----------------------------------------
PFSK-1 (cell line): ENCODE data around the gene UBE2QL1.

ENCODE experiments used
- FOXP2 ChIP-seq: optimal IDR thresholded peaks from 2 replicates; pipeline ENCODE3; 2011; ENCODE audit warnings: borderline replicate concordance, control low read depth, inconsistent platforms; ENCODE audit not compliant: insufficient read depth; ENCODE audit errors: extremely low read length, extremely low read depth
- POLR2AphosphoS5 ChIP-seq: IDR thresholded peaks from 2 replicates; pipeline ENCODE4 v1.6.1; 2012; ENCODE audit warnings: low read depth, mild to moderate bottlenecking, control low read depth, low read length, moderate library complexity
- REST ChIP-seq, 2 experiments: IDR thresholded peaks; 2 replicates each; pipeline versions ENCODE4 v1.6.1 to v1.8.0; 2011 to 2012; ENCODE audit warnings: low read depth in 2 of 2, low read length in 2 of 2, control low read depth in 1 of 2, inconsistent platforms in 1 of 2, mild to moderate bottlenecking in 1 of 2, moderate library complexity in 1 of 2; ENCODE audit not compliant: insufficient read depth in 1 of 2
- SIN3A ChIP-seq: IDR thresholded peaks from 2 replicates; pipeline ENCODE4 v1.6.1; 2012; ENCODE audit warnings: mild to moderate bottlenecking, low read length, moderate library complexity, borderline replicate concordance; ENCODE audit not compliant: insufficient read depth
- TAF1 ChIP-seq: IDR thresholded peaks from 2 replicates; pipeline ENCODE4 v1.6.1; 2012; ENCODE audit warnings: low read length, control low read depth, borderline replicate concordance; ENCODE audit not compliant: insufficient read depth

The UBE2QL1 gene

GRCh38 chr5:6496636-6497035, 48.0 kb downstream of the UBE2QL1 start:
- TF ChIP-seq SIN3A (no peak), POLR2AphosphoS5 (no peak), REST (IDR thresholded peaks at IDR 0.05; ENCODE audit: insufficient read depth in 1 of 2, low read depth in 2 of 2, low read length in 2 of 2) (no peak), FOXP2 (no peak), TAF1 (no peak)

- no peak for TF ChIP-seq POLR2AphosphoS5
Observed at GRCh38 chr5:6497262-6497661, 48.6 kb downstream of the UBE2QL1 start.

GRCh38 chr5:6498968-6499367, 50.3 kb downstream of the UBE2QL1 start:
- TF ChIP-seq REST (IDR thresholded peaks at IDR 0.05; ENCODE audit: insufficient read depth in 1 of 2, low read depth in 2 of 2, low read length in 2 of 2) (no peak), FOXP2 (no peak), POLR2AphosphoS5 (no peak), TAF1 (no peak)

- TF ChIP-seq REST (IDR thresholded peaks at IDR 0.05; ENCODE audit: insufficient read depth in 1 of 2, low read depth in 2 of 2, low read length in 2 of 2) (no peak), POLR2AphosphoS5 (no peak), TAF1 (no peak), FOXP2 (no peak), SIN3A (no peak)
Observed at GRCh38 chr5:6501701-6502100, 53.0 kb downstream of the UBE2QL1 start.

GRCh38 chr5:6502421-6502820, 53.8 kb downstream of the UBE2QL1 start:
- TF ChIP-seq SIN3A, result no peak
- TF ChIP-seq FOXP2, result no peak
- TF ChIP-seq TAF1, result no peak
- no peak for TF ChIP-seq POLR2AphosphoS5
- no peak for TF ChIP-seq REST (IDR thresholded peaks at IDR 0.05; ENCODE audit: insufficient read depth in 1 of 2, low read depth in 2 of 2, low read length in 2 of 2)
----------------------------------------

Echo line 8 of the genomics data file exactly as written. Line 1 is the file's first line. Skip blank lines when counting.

The UBE2QL1 gene